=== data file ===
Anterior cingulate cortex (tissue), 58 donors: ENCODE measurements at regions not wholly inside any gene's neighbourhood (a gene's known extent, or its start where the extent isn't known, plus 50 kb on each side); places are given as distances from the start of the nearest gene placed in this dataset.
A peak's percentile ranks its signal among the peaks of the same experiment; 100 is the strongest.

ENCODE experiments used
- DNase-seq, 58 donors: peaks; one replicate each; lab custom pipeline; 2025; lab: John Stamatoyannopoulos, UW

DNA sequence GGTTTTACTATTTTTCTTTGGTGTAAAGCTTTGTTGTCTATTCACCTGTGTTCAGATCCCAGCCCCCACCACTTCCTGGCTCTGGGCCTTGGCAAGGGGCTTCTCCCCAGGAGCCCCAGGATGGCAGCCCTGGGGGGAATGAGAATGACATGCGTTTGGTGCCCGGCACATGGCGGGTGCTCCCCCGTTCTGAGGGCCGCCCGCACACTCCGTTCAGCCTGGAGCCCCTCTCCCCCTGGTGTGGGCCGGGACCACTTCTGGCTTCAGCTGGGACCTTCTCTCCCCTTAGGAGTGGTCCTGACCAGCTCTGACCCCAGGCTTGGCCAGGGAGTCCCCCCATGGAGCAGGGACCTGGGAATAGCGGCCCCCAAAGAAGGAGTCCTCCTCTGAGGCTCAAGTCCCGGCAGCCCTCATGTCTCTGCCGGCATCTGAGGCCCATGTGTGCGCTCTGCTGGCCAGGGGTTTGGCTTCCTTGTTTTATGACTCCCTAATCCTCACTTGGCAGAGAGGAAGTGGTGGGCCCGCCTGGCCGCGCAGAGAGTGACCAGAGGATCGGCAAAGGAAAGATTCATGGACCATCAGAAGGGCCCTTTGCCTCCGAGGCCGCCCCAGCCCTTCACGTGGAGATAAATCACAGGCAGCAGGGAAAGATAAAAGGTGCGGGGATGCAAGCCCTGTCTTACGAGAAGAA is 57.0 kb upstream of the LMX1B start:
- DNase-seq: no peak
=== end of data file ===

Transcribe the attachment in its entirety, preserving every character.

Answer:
Anterior cingulate cortex (tissue), 58 donors: ENCODE measurements at regions not wholly inside any gene's neighbourhood (a gene's known extent, or its start where the extent isn't known, plus 50 kb on each side); places are given as distances from the start of the nearest gene placed in this dataset.
A peak's percentile ranks its signal among the peaks of the same experiment; 100 is the strongest.

ENCODE experiments used
- DNase-seq, 58 donors: peaks; one replicate each; lab custom pipeline; 2025; lab: John Stamatoyannopoulos, UW

DNA sequence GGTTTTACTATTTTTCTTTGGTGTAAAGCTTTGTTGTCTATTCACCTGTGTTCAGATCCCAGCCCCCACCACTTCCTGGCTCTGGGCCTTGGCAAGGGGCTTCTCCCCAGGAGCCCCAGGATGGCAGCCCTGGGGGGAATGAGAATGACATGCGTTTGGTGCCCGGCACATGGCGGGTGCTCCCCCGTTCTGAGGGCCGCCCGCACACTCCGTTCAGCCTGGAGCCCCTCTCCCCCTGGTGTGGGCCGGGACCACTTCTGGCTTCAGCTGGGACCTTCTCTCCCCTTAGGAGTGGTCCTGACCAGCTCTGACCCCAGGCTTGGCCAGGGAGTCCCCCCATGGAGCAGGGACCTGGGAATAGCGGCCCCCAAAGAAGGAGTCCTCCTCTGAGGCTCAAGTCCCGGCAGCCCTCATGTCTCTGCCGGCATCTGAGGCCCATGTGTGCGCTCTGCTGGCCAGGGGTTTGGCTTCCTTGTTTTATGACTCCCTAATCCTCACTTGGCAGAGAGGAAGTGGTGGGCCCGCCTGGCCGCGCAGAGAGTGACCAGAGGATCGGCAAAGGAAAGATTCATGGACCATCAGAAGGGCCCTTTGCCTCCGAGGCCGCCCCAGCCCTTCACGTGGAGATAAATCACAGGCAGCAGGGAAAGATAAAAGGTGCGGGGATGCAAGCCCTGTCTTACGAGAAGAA is 57.0 kb upstream of the LMX1B start:
- DNase-seq: no peak